Anxiety - a CBT perspective
I think we can all agree that anxiety is an essential part of being human, without it we would have been long since extinct. Dangers such as being eaten, attacked, starvation and catching a deadly disease have been hugely reduced by advances in protection, medicine and farming. Despite this, we still live in a society that causes so many of us to feel scared day to day.
Whilst many of the external threats still remain, a lot of anxiety now comes from internal psychological threats such as judgement from others, catastrophic fear of illness, imaging the worst case scenario, terrifying panic attacks and many more. These modern dangers are no less real to our anxiety than when our ancestors encountered a sabre tooth tiger on the plains.
Psychological threats call for psychological responses and Cognitive Behavioural Therapy (CBT) has proved to be a highly effective therapy in reducing anxiety (Otte,2011). So how does CBT understand anxiety? It suggests that we have experiences in life that lead to us creating beliefs about ourselves and the world and it is these beliefs that cause us to think and behave in a certain way.
For example, Dave* who sadly lost a relative to a sudden illness may develop a belief that he is highly likely to get a deadly illness out of the blue which leads to consuming worry (cognitive) about getting ill and a need to check his symptoms regularly by Googling, scanning his body and getting regular GP check ups (behavioural).
The cause of anxieties takes many forms but a helpful way of understanding why we feel so anxious about a particular thing can be understood via the anxiety equation (Salkovskis et al,2003) which breaks anxiety into four parts.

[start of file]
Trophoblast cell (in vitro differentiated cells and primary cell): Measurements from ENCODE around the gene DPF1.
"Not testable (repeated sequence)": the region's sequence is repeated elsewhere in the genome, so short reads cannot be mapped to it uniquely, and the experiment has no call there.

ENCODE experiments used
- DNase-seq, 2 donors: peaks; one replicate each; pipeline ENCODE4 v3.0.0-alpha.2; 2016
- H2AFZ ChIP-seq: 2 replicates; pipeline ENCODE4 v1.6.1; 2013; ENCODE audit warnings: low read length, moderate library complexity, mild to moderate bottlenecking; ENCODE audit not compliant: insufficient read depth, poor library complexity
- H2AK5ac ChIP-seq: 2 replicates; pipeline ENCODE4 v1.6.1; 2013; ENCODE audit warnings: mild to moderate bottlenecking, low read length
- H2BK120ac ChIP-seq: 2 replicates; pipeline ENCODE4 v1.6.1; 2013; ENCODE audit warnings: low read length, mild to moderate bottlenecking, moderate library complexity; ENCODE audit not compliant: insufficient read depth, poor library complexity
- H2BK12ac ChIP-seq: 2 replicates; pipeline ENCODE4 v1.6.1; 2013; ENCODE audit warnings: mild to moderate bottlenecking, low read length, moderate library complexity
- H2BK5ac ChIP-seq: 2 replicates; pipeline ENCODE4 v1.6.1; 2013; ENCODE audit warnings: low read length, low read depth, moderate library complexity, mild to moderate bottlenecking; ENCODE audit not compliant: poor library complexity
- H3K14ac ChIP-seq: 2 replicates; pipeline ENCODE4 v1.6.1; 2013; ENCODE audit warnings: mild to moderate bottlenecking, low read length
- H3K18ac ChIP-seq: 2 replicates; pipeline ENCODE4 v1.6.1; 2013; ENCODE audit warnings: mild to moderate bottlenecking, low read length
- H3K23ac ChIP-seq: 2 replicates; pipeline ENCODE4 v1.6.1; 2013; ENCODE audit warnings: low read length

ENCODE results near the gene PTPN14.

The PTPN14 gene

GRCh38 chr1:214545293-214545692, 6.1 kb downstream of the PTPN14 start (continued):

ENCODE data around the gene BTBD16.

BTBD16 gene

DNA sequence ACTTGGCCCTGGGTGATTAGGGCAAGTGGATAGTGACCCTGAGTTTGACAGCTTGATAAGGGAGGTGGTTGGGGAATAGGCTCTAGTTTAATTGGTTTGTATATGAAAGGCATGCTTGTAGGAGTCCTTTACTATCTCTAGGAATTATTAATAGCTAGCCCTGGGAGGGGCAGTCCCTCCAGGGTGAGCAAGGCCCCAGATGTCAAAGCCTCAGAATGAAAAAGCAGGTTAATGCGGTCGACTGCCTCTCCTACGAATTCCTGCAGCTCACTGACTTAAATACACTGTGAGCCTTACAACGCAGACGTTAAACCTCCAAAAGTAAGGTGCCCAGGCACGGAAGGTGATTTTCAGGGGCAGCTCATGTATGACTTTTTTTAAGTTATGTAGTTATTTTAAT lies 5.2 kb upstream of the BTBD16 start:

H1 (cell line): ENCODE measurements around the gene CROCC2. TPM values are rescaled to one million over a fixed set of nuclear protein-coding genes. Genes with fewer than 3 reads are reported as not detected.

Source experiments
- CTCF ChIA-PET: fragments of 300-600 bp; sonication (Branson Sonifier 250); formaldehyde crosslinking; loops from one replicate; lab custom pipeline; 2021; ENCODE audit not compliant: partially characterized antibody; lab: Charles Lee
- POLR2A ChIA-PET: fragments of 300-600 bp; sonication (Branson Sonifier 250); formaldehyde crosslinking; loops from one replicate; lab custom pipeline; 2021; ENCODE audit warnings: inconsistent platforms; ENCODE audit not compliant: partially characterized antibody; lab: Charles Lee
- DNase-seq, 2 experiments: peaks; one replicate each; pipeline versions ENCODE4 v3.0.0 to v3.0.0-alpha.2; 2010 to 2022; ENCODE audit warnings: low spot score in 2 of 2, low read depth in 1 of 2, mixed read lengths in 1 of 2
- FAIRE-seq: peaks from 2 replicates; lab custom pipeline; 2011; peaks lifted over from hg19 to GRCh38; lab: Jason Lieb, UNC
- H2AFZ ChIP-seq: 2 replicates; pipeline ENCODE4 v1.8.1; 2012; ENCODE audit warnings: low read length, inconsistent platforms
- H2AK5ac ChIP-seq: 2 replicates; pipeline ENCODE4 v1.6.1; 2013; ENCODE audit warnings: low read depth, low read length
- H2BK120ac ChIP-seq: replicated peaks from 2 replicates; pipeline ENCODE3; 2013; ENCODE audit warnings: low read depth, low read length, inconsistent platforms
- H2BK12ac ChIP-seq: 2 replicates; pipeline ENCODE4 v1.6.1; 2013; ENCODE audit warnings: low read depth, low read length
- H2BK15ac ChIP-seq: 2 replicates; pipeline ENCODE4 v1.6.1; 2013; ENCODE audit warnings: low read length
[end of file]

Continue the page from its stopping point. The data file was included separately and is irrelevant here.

Perceived probability- How likely it feels that the fear will come true (0-100)
Perceived awfulness- How bad we think it will be if the fear comes true (0-100)
Perceived coping - How well we feel we can cope with feared outcome (0-100)
Perceived rescue- How likely we will be helped if the worse happened (0-100)
Don’t worry about any adding or dividing, the higher the ratings on the top half of the equation and the lower the bottom half, the more anxious we will be. Let's take the example of Dave and his health anxiety to explain further.
His perceived probability might be 60/100 belief that he will get a sudden illness as a relative had it and he thinks there is a genetic cause.
His perceived awfulness could be 90/100 as he has seen someone close to him die suddenly from an illness.
His perceived coping would be dependent on how well he thinks his relative dealt with their diagnosis, so let’s say they fell apart and self-destructed during their illness then his coping abilities would be low - let’s say 20/100.
His perceived rescue would be based on how supportive the systems around his relative were, so hypothetically his family were supportive but the doctors treated him badly, so that might be a 50/100.
CBT targets the four areas using various techniques with the aim of reducing the ratings in the top half and increasing the ratings in the bottom.
If you experience anxiety see if you can work out your own equation ratings and if it fits with your experience.
*Dave is a fictional client.
Otte C. (2011). Cognitive behavioral therapy in anxiety disorders: current state of the evidence. Dialogues in clinical neuroscience, 13(4), 413–421. https://doi.org/10.31887/DCNS.2011.13.4/cotte
Salkovskis, P. M., Warwick, H. M. C., Deale, A. C. (2003). Cognitive-Behavioral Treatment for Severe and Persistent Health Anxiety (Hypochondriasis). Brief Treatment and Crisis Intervention, 3, 353-367.
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